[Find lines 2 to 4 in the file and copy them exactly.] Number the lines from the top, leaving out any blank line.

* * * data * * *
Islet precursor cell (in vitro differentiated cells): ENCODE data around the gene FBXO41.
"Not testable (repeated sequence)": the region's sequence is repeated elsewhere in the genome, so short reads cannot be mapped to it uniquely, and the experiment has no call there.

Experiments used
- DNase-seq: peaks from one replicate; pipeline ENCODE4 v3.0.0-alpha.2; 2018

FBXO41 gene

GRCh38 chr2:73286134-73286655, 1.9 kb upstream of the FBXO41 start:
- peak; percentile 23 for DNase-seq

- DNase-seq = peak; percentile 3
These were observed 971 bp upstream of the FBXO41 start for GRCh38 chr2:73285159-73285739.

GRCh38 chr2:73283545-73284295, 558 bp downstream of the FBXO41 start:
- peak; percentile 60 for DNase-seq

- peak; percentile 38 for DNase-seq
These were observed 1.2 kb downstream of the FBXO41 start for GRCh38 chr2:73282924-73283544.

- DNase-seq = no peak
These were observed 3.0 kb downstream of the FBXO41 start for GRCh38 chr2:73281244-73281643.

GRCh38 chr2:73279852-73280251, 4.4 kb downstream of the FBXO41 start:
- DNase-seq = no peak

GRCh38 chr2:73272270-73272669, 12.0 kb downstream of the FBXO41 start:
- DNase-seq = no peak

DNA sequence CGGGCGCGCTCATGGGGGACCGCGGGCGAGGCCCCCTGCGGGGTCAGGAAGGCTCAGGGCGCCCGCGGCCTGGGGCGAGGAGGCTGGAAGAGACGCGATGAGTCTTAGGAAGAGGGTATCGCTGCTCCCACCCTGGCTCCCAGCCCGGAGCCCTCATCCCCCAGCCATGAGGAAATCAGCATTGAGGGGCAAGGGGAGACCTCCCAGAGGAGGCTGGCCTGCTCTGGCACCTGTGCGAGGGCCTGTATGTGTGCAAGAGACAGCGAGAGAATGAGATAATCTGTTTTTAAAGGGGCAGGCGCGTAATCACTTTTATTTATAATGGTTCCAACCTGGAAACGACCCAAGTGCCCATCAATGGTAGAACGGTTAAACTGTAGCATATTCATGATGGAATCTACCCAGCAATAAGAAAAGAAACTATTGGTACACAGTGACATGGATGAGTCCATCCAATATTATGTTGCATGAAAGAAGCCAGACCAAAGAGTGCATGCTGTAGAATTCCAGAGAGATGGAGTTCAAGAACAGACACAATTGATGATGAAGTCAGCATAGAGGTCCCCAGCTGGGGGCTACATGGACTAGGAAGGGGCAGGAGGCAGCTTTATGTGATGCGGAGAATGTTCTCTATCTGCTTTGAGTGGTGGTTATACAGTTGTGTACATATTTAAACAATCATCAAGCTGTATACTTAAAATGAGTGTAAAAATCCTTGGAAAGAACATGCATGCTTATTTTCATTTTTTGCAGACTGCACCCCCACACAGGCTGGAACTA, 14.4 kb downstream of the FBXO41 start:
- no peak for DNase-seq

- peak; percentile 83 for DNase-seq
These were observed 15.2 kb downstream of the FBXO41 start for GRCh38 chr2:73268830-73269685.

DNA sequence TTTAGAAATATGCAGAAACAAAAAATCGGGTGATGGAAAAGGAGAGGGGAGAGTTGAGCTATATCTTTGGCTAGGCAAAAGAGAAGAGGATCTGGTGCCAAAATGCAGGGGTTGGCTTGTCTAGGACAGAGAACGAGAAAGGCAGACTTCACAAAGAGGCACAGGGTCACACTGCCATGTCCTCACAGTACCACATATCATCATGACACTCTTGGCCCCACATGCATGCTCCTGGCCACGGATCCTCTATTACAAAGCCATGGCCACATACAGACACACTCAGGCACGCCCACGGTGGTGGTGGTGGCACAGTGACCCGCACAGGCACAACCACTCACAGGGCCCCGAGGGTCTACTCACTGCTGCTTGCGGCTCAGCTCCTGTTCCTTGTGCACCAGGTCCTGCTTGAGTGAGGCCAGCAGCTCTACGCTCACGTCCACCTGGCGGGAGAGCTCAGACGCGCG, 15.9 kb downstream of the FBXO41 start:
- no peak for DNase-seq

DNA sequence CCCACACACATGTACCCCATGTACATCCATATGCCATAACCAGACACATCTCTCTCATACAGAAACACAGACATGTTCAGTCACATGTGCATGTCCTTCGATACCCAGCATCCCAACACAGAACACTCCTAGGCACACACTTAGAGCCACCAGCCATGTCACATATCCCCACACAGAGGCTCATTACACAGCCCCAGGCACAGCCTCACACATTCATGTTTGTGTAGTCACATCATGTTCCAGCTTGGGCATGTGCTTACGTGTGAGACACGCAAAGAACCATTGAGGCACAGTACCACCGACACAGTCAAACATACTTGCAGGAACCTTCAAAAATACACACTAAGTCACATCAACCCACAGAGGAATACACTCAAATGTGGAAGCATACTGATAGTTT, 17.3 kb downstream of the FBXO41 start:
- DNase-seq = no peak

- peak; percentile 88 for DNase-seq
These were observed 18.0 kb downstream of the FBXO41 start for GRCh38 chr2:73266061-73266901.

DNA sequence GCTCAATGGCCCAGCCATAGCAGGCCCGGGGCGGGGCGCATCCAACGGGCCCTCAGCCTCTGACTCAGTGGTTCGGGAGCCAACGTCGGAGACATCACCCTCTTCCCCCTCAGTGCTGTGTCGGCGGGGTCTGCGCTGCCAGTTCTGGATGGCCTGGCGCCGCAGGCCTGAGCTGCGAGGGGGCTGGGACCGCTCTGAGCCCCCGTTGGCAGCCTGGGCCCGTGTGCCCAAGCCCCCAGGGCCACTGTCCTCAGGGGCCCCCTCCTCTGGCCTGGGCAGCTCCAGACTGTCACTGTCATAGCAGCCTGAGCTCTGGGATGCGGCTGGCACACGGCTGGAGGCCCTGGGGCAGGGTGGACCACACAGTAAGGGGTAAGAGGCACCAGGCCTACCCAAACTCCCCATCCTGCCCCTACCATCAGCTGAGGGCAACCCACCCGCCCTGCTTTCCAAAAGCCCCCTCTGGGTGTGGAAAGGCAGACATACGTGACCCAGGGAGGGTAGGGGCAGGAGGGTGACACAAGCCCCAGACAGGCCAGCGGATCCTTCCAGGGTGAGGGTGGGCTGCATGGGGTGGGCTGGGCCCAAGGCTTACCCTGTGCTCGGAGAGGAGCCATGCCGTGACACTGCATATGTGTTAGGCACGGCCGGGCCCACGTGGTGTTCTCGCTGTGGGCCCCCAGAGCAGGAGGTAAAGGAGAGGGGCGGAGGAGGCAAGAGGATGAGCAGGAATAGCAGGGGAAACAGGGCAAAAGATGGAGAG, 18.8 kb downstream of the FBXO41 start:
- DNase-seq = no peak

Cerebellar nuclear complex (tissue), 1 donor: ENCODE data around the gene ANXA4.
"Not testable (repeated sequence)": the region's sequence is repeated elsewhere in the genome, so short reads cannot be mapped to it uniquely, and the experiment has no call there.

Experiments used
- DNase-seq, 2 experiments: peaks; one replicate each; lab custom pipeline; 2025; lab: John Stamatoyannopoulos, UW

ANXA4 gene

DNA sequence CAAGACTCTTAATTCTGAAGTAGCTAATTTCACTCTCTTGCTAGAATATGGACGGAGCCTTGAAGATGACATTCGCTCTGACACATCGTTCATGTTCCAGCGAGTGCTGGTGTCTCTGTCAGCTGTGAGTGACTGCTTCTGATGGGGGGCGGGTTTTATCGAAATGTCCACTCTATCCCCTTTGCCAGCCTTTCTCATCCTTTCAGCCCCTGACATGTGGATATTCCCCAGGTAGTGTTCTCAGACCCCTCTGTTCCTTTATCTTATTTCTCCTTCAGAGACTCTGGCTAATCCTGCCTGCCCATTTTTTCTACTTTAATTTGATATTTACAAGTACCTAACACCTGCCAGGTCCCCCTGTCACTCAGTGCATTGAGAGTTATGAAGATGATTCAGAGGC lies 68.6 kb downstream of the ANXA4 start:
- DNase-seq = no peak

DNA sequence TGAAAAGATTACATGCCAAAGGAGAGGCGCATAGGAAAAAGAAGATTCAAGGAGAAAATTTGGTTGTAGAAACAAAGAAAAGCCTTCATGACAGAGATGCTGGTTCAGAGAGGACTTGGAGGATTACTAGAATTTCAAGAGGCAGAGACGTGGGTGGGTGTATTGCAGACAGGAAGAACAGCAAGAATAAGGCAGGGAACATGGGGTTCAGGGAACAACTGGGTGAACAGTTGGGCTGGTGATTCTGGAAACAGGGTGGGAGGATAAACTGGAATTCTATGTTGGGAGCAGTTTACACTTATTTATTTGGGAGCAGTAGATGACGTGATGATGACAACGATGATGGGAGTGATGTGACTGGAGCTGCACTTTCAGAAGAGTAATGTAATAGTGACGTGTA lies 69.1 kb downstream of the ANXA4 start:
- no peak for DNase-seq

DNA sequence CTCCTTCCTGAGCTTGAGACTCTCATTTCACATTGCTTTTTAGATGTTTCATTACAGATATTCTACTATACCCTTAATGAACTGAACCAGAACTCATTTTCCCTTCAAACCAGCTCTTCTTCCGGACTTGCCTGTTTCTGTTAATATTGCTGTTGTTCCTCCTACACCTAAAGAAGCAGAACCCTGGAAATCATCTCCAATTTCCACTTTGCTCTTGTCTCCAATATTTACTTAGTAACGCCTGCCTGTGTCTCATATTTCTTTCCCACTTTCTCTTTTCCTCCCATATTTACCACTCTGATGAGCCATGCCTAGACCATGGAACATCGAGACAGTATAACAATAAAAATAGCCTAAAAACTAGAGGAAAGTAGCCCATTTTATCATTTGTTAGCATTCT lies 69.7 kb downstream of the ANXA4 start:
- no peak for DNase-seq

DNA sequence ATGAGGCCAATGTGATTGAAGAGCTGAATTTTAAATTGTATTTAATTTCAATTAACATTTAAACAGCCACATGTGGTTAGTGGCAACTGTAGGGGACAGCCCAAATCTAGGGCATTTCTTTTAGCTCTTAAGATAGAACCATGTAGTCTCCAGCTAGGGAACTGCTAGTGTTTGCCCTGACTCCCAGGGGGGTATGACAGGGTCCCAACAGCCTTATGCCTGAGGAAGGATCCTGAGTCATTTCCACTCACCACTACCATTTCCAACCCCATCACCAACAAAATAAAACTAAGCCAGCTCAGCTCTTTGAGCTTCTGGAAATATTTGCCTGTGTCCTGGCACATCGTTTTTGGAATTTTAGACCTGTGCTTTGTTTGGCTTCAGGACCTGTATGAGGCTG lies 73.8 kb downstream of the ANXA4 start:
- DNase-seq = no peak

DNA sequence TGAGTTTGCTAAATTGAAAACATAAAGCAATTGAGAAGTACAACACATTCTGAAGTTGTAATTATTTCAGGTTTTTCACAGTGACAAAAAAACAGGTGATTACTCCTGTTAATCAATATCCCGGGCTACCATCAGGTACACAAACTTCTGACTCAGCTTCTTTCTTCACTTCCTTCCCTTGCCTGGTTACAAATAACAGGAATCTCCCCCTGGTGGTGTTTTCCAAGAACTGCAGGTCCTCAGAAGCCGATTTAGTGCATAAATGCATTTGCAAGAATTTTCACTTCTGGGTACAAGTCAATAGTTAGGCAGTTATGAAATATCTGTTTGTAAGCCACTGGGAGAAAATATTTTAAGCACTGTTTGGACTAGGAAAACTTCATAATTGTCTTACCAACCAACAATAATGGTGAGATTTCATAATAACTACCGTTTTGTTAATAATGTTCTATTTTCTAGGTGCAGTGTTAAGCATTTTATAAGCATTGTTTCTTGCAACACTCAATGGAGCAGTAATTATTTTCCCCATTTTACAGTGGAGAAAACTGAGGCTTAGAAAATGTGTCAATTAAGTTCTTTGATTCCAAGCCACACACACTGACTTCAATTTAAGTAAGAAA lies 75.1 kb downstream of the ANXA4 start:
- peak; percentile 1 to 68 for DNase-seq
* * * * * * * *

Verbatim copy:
"Not testable (repeated sequence)": the region's sequence is repeated elsewhere in the genome, so short reads cannot be mapped to it uniquely, and the experiment has no call there.

Experiments used
- DNase-seq: peaks from one replicate; pipeline ENCODE4 v3.0.0-alpha.2; 2018